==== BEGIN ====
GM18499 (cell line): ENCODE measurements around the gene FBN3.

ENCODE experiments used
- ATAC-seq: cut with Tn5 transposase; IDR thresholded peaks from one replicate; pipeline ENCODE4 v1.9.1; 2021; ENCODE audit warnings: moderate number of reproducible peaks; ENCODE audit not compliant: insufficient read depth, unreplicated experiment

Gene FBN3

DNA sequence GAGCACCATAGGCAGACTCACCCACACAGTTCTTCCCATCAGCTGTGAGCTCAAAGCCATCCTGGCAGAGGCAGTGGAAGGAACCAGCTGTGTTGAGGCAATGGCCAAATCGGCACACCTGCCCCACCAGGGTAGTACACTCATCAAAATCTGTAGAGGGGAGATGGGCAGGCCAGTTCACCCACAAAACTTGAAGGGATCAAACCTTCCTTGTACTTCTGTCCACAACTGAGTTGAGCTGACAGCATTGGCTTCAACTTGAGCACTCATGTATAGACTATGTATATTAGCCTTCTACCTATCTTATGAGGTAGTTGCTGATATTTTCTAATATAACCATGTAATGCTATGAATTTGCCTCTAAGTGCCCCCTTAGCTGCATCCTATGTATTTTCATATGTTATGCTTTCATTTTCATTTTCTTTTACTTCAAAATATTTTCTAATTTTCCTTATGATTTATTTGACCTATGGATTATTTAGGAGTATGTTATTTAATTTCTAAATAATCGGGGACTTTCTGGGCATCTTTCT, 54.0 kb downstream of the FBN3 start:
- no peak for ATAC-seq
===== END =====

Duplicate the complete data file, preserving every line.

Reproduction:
GM18499 (cell line): ENCODE measurements around the gene FBN3.

ENCODE experiments used
- ATAC-seq: cut with Tn5 transposase; IDR thresholded peaks from one replicate; pipeline ENCODE4 v1.9.1; 2021; ENCODE audit warnings: moderate number of reproducible peaks; ENCODE audit not compliant: insufficient read depth, unreplicated experiment

Gene FBN3

DNA sequence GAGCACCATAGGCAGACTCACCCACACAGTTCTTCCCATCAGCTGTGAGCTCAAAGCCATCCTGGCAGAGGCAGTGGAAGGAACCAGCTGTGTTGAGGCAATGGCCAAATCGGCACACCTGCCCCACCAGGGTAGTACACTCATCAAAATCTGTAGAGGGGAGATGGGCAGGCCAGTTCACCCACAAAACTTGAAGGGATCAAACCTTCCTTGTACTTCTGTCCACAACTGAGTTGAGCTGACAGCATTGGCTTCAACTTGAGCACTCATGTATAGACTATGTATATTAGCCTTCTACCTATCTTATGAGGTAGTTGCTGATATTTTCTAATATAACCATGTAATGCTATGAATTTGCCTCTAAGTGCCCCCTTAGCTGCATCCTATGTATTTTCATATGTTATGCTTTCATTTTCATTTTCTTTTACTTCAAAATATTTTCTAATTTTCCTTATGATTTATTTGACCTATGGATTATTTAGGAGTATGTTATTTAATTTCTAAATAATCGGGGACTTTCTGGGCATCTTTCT, 54.0 kb downstream of the FBN3 start:
- no peak for ATAC-seq